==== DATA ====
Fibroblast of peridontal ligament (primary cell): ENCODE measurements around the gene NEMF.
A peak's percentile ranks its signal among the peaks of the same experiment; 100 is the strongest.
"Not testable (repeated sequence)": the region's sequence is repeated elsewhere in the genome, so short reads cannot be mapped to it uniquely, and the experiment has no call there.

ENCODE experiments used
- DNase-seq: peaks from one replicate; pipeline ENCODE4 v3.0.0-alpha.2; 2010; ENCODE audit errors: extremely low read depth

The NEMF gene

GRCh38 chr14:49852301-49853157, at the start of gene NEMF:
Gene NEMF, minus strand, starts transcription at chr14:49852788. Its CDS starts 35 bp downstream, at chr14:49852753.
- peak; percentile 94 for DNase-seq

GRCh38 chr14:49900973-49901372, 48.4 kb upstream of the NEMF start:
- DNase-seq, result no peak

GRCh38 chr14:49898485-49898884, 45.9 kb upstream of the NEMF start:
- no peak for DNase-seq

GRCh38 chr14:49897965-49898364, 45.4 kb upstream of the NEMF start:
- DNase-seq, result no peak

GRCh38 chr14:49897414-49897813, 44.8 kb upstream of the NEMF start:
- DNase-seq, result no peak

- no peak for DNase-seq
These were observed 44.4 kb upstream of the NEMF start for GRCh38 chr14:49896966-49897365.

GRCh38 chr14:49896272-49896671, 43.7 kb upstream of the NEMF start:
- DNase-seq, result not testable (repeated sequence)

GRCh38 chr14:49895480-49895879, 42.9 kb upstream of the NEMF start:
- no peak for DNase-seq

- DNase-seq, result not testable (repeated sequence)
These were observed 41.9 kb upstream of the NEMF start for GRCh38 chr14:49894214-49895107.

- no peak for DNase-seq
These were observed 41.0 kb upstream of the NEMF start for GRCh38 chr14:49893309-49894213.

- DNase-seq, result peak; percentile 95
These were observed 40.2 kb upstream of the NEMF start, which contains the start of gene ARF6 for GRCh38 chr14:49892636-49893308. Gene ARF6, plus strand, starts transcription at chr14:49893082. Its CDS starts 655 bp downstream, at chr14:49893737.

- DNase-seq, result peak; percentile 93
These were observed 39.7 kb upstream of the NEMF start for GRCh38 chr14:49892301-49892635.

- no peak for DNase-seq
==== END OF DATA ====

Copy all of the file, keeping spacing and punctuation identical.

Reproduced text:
Fibroblast of peridontal ligament (primary cell): ENCODE measurements around the gene NEMF.
A peak's percentile ranks its signal among the peaks of the same experiment; 100 is the strongest.
"Not testable (repeated sequence)": the region's sequence is repeated elsewhere in the genome, so short reads cannot be mapped to it uniquely, and the experiment has no call there.

ENCODE experiments used
- DNase-seq: peaks from one replicate; pipeline ENCODE4 v3.0.0-alpha.2; 2010; ENCODE audit errors: extremely low read depth

The NEMF gene

GRCh38 chr14:49852301-49853157, at the start of gene NEMF:
Gene NEMF, minus strand, starts transcription at chr14:49852788. Its CDS starts 35 bp downstream, at chr14:49852753.
- peak; percentile 94 for DNase-seq

GRCh38 chr14:49900973-49901372, 48.4 kb upstream of the NEMF start:
- DNase-seq, result no peak

GRCh38 chr14:49898485-49898884, 45.9 kb upstream of the NEMF start:
- no peak for DNase-seq

GRCh38 chr14:49897965-49898364, 45.4 kb upstream of the NEMF start:
- DNase-seq, result no peak

GRCh38 chr14:49897414-49897813, 44.8 kb upstream of the NEMF start:
- DNase-seq, result no peak

- no peak for DNase-seq
These were observed 44.4 kb upstream of the NEMF start for GRCh38 chr14:49896966-49897365.

GRCh38 chr14:49896272-49896671, 43.7 kb upstream of the NEMF start:
- DNase-seq, result not testable (repeated sequence)

GRCh38 chr14:49895480-49895879, 42.9 kb upstream of the NEMF start:
- no peak for DNase-seq

- DNase-seq, result not testable (repeated sequence)
These were observed 41.9 kb upstream of the NEMF start for GRCh38 chr14:49894214-49895107.

- no peak for DNase-seq
These were observed 41.0 kb upstream of the NEMF start for GRCh38 chr14:49893309-49894213.

- DNase-seq, result peak; percentile 95
These were observed 40.2 kb upstream of the NEMF start, which contains the start of gene ARF6 for GRCh38 chr14:49892636-49893308. Gene ARF6, plus strand, starts transcription at chr14:49893082. Its CDS starts 655 bp downstream, at chr14:49893737.

- DNase-seq, result peak; percentile 93
These were observed 39.7 kb upstream of the NEMF start for GRCh38 chr14:49892301-49892635.

- no peak for DNase-seq